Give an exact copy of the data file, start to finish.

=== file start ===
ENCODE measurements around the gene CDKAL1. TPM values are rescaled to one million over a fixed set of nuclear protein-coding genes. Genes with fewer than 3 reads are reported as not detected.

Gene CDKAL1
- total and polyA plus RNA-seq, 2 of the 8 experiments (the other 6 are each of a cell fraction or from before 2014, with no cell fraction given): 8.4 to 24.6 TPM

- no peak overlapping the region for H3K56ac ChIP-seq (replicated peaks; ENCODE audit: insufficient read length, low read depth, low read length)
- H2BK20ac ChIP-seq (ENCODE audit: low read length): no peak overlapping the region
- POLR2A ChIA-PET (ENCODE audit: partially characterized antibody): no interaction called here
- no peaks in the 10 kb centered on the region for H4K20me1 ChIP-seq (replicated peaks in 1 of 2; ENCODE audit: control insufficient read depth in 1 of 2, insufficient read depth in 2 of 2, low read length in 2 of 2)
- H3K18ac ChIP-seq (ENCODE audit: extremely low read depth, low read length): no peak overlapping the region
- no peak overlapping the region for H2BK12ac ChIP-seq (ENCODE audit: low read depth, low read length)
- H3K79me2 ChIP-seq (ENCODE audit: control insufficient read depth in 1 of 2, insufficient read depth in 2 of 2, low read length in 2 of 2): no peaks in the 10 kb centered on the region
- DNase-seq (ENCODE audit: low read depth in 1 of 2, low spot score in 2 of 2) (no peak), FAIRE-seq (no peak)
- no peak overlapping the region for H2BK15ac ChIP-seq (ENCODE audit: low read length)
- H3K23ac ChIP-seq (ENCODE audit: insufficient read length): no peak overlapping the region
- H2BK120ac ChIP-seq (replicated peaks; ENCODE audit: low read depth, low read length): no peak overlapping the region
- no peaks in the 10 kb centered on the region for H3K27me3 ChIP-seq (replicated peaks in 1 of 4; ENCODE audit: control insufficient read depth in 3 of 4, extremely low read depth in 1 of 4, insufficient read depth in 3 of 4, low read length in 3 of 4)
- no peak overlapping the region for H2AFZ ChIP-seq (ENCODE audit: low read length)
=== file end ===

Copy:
ENCODE measurements around the gene CDKAL1. TPM values are rescaled to one million over a fixed set of nuclear protein-coding genes. Genes with fewer than 3 reads are reported as not detected.

Gene CDKAL1
- total and polyA plus RNA-seq, 2 of the 8 experiments (the other 6 are each of a cell fraction or from before 2014, with no cell fraction given): 8.4 to 24.6 TPM

- no peak overlapping the region for H3K56ac ChIP-seq (replicated peaks; ENCODE audit: insufficient read length, low read depth, low read length)
- H2BK20ac ChIP-seq (ENCODE audit: low read length): no peak overlapping the region
- POLR2A ChIA-PET (ENCODE audit: partially characterized antibody): no interaction called here
- no peaks in the 10 kb centered on the region for H4K20me1 ChIP-seq (replicated peaks in 1 of 2; ENCODE audit: control insufficient read depth in 1 of 2, insufficient read depth in 2 of 2, low read length in 2 of 2)
- H3K18ac ChIP-seq (ENCODE audit: extremely low read depth, low read length): no peak overlapping the region
- no peak overlapping the region for H2BK12ac ChIP-seq (ENCODE audit: low read depth, low read length)
- H3K79me2 ChIP-seq (ENCODE audit: control insufficient read depth in 1 of 2, insufficient read depth in 2 of 2, low read length in 2 of 2): no peaks in the 10 kb centered on the region
- DNase-seq (ENCODE audit: low read depth in 1 of 2, low spot score in 2 of 2) (no peak), FAIRE-seq (no peak)
- no peak overlapping the region for H2BK15ac ChIP-seq (ENCODE audit: low read length)
- H3K23ac ChIP-seq (ENCODE audit: insufficient read length): no peak overlapping the region
- H2BK120ac ChIP-seq (replicated peaks; ENCODE audit: low read depth, low read length): no peak overlapping the region
- no peaks in the 10 kb centered on the region for H3K27me3 ChIP-seq (replicated peaks in 1 of 4; ENCODE audit: control insufficient read depth in 3 of 4, extremely low read depth in 1 of 4, insufficient read depth in 3 of 4, low read length in 3 of 4)
- no peak overlapping the region for H2AFZ ChIP-seq (ENCODE audit: low read length)